One other basic productivity principle that kept coming up in all the content I reviewed is to have as few active goals and projects as possible. This is one of the main things I struggled with when I reflect on 2015. The quote “If you commit to too much you will be distracted by everything” sums up last year quite well actually. I was all over the place with too many priorities and was too distracted vs. staying focused on achieving any one specific thing. Therefore, I may have made progress on a lot of different things but didn’t have as many notable achievements as I could have.

After I had my full list of projects, I started aligning them to particular goals. If they didn’t align…I assessed whether they still aligned to my vision and I either put it on a “Someday/Maybe” list or deleted it all together. Then I prioritized the remaining projects on the list. After my experience last year, I’m not going to work on another project until I literally can’t do anything more with my top priority. This means I usually end up with a handful projects that are active at any one time. However, each of those have clear priority level so I know where to focus my time and effort.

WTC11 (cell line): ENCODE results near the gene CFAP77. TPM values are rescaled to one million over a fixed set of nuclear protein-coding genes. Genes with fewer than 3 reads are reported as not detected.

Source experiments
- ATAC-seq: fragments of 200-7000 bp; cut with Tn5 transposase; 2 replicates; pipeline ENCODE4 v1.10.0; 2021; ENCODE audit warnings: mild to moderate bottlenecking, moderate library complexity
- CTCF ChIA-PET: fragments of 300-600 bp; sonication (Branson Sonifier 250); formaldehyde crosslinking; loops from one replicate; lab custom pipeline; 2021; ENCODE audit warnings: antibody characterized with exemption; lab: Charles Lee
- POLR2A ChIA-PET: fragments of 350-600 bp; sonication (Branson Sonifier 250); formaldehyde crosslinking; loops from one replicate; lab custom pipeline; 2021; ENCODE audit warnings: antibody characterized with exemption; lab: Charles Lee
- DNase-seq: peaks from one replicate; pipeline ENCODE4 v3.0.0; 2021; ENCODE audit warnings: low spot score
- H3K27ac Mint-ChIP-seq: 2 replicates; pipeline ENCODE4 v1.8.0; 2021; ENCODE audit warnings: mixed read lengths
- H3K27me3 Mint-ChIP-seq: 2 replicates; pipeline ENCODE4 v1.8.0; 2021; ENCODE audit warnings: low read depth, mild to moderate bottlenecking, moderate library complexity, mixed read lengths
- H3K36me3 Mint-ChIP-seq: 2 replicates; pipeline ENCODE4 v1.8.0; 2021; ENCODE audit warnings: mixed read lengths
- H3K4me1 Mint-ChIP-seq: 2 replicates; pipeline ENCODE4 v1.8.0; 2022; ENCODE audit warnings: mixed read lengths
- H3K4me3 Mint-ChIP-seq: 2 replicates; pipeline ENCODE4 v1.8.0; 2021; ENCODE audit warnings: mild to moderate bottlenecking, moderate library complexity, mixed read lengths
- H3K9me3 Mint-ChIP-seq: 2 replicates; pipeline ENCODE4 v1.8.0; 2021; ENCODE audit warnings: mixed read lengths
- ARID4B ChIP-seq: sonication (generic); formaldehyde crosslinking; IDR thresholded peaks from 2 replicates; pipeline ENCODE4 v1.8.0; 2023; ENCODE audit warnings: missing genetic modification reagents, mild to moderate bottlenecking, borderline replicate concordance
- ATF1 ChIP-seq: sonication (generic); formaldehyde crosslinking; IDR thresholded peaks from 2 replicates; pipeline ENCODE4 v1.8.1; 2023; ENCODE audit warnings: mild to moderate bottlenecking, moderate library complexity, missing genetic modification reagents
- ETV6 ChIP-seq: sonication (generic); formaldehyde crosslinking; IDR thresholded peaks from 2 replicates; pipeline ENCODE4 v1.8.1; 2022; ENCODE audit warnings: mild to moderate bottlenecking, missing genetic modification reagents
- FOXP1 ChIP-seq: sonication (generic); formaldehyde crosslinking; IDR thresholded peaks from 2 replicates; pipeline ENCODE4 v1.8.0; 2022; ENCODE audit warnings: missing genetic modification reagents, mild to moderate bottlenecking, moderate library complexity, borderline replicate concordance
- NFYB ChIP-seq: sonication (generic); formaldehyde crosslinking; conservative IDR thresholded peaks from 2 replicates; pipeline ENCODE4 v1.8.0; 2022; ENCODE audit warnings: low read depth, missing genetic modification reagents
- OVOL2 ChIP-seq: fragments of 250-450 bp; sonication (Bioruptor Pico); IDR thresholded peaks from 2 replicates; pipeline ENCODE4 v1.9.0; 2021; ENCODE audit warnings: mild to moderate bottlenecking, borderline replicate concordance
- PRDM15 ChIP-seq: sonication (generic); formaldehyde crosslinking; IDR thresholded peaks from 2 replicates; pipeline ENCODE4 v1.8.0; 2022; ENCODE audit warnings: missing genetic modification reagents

In addition to my projects, I also have what I am calling my “focus areas”. The difference between a focus area and a project is that a project requires a time investment to complete various tasks whereas a focus area is just intended to help guide decisions to change a habit with no additional time investment required. For example, a current focus area for me is improving my gut health. Eating and cooking food is part of my routine already so this “focus area” is intended to guide the decisions I make about what I eat, drink, and cook. I only have one to two focus areas at a time until I feel like I’ve established the habit change that I want. The same concept applies here, trying to change too many habits all at once will make it more difficult to create lasting change in any one of them. Therefore, I want to focus all my willpower and self-control on one or two changes instead of spreading it across too many.